New Frog Species Discovered in New York and New Jersey

Posted by: Loren Coleman on March 14th, 2012

So much for the notion that new species are never found in America. Now that is a myth well worth debunking.

A new frog species has been discovered in the USA.

The yet unnamed amphibian is believed to have lived among us for a century without being recognized

In New York City – in the midst of some of the world’s tallest skyscrapers – and within view of the Statue of Liberty, scientists have found a new frog species.

While discovering new species in remote rainforests is common, finding this one in the ponds and marshes of Staten Island, mainland New York, and New Jersey was a big surprise to the scientists from Rutgers University, UCLA, UC Davis, and the University of Alabama who worked together to make the discovery .

The yet unnamed frog – which biologists historically mistook for a more widespread variety of the leopard frog — may even extend into parts of Connecticut and extreme northeastern Pennsylvania. Researchers believe that these are likely the same leopard frogs that completely disappeared from Long Island and other parts of the area over the last few decades.

A yet, unnamed frog species that for the last century scientists thought was a more common leopard frog. Photo Credit: Brian Curry, Rutgers University.

“It is very surprising for a new species like this to have been unrecognized in this area until now,” said Rutgers doctoral candidate and guest researcher at Brookhaven National Laboratory Jeremy Feinberg, who made the initial discovery. “Their naturally limited range coupled with recent unexplained disapperances from places like Long Island underscores the importance of this discovery and the value that conservation efforts might have in the long-term survival of this urban species.”

Jeremy Feinberg, co-author of the study, and doctoral student in the School of Environmental and Biological Sciences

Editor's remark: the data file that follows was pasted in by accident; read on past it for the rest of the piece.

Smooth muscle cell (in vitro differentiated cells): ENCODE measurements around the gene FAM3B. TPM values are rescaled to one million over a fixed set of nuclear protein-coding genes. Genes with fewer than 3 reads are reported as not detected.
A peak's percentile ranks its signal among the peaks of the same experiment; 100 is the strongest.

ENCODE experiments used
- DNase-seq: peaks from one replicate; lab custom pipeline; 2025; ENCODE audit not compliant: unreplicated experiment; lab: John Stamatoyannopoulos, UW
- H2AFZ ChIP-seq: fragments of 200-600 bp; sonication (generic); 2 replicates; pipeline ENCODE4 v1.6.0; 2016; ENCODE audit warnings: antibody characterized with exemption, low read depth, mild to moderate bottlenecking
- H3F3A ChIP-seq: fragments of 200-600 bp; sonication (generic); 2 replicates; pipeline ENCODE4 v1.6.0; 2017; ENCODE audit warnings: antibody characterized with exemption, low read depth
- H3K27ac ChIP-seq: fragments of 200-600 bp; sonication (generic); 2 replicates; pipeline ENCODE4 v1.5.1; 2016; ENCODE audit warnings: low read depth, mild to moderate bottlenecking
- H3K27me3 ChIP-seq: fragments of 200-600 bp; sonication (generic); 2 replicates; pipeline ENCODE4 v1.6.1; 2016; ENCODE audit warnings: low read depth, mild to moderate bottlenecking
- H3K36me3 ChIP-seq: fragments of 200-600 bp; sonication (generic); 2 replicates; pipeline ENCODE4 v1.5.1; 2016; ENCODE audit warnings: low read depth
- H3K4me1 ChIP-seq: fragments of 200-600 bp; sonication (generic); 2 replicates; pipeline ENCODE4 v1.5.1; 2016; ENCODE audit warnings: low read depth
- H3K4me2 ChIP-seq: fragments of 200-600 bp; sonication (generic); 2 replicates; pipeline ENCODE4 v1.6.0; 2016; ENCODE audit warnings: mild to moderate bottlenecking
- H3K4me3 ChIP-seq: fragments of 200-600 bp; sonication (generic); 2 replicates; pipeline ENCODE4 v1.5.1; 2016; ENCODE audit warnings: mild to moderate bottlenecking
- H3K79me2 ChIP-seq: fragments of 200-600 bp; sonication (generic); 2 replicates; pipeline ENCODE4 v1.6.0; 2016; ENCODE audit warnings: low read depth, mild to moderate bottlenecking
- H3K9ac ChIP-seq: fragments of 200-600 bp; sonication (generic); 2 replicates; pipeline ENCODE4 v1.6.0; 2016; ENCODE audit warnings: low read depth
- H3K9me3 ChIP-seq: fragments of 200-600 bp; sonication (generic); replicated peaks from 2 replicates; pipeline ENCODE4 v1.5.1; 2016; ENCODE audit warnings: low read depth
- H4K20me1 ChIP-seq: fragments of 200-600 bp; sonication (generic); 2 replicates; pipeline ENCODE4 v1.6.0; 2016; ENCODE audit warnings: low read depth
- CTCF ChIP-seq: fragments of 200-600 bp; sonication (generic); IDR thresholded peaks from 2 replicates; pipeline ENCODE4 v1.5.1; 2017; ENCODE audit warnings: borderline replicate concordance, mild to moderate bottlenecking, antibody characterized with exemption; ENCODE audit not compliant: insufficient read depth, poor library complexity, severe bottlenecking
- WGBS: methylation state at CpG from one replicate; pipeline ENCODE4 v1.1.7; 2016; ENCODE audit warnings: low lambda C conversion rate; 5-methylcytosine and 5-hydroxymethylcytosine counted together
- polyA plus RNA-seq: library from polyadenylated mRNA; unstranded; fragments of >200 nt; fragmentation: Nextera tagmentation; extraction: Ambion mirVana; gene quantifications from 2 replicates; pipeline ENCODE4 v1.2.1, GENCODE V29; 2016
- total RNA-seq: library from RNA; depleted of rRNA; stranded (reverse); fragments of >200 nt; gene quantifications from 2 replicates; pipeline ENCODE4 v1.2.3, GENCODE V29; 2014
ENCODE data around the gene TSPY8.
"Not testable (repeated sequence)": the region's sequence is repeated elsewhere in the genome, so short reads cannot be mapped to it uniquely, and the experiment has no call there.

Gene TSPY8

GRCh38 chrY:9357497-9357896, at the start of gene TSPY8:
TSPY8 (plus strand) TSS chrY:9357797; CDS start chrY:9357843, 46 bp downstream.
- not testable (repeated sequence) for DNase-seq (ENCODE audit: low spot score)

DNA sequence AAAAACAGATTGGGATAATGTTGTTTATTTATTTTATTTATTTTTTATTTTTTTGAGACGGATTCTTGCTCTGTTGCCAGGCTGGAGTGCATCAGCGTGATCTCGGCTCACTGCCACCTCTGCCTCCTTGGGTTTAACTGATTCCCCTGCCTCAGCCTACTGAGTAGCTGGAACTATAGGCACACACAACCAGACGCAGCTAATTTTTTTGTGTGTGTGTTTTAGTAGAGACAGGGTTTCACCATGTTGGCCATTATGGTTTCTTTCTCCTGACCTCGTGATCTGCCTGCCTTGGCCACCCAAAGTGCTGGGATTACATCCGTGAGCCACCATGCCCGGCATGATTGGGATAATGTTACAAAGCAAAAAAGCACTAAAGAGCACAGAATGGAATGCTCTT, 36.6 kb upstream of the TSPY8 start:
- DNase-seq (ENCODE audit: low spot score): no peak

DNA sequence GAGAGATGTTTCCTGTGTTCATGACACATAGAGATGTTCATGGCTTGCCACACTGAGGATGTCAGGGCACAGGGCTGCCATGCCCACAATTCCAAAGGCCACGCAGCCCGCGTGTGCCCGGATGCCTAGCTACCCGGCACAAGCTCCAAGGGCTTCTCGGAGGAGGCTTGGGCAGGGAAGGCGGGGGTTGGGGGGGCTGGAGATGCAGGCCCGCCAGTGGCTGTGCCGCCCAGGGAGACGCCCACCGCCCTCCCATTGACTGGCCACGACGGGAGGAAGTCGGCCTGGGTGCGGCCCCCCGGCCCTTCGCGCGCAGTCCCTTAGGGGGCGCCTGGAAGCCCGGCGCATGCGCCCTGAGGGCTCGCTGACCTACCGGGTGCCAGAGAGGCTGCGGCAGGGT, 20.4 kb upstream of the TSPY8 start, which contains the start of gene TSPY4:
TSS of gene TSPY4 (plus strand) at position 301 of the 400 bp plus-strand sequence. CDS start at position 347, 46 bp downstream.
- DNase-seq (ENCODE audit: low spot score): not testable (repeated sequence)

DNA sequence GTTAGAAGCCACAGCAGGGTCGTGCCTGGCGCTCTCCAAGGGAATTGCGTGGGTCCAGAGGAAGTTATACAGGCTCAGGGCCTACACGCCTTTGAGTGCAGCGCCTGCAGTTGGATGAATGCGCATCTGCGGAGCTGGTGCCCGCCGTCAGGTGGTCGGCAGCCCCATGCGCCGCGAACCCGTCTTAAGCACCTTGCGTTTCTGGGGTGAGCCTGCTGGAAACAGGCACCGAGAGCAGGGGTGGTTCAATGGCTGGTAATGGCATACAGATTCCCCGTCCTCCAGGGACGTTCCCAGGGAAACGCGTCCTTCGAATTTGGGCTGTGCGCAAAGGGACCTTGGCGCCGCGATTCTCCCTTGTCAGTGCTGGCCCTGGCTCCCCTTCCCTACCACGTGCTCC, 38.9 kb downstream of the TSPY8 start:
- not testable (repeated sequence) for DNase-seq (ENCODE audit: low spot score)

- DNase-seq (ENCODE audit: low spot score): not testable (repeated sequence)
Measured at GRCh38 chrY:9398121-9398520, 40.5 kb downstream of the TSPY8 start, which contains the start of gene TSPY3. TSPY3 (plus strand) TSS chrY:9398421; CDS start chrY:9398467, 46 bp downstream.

In newly released research, available online in the journal Molecular Phylogenetics and Evolution, scientists used mitochondrial and nuclear DNA data to compare the new frog to all other leopard frog species in the region and determined that it is an entirely new species, soon to be named by the researchers. The wetland species likely once lived on Manhattan, and though it’s now only known to live in a few nearby locations, Yankee Stadium would probably be the bull’s-eye of a target drawn around its current image.

Feinberg, co-author of the study, is working on his doctoral thesis in the School of Environmental and Biological Sciences. He was doing research on the alarming decline of leopard frogs in the wetlands of New York and New Jersey when he noticed that the regional leopard frogs displayed unusual behaviors and peculiar croaks. Instead of the “long snore” or “rapid chuckle” he heard from other leopard frogs, this frog had a short, repetitive croak.

“When I first heard these frogs calling, it was so different, I knew something was very off,” Feinberg said. “It’s what we call a cryptic species: one species hidden within another because we can’t tell them apart by looking. But thanks to molecular genetics, people are really picking out species more and more that would otherwise be ignored.”

To find out if his hunch was right, Feinberg developed a partnership with Cathy Newman, a geneticist who was completing a master’s degree in genetics at the University of Alabama.

The two decided to team up on the project after Newman, who was working on an unrelated study of leopard frogs, asked Feinberg, an ecologist and regional amphibian and reptile expert, for assistance with her research. In this heavily urbanized area Newman expected the frogs to be either of two previously known species, or perhaps a hybrid of both at best. What she found turned out to be a totally new species.